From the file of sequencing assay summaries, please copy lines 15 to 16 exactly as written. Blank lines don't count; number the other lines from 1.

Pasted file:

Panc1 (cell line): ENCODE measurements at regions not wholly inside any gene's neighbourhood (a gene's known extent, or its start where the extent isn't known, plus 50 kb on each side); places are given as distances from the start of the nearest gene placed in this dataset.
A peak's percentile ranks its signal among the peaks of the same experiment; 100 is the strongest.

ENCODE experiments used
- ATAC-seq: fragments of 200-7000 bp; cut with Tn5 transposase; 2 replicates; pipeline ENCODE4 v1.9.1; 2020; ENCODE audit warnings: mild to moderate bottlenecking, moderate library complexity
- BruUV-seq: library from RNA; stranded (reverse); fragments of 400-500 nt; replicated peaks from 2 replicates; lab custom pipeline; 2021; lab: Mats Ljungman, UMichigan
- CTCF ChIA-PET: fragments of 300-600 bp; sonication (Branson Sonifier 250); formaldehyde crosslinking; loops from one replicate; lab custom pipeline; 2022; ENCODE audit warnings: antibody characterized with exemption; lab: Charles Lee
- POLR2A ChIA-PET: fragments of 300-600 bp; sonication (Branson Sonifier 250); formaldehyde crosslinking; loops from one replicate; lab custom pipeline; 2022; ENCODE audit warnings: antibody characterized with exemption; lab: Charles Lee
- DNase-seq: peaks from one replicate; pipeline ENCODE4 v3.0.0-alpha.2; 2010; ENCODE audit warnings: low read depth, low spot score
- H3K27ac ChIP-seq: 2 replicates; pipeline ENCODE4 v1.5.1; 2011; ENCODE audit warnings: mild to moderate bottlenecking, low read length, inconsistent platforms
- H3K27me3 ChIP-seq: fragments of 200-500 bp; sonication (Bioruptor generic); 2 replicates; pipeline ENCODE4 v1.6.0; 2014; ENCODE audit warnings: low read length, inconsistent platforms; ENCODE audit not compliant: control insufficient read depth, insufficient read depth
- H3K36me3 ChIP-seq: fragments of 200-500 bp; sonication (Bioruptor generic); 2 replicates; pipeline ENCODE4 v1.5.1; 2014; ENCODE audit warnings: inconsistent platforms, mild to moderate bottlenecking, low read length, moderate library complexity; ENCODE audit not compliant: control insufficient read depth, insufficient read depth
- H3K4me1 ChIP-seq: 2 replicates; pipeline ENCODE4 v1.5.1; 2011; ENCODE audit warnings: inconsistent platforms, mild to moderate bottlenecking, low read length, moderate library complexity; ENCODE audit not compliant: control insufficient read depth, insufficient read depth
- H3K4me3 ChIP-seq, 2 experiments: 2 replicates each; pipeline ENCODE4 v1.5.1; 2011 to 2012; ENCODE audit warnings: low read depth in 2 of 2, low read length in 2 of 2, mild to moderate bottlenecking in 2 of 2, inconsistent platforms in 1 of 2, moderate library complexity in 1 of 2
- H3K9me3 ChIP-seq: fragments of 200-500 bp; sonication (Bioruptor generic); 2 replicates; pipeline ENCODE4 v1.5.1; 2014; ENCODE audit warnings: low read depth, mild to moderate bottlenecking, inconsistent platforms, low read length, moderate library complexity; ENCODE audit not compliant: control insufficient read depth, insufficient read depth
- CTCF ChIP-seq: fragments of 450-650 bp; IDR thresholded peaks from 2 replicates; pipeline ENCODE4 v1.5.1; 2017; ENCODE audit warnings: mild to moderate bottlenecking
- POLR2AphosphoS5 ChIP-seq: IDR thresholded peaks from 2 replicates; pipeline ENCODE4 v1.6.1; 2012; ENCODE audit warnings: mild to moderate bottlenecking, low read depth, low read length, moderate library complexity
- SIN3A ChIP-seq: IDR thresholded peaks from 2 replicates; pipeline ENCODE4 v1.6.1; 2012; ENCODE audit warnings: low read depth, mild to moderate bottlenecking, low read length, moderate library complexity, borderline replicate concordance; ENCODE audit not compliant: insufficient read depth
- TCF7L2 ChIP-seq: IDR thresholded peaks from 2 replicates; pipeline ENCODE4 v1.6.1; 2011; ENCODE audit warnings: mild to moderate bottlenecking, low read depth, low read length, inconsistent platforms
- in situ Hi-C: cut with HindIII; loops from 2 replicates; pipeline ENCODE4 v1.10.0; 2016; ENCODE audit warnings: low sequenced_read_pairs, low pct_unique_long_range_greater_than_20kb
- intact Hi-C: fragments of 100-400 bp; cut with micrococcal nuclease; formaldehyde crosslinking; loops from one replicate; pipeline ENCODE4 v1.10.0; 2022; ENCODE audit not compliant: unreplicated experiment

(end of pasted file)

- CTCF ChIP-seq: fragments of 450-650 bp; IDR thresholded peaks from 2 replicates; pipeline ENCODE4 v1.5.1; 2017; ENCODE audit warnings: mild to moderate bottlenecking
- POLR2AphosphoS5 ChIP-seq: IDR thresholded peaks from 2 replicates; pipeline ENCODE4 v1.6.1; 2012; ENCODE audit warnings: mild to moderate bottlenecking, low read depth, low read length, moderate library complexity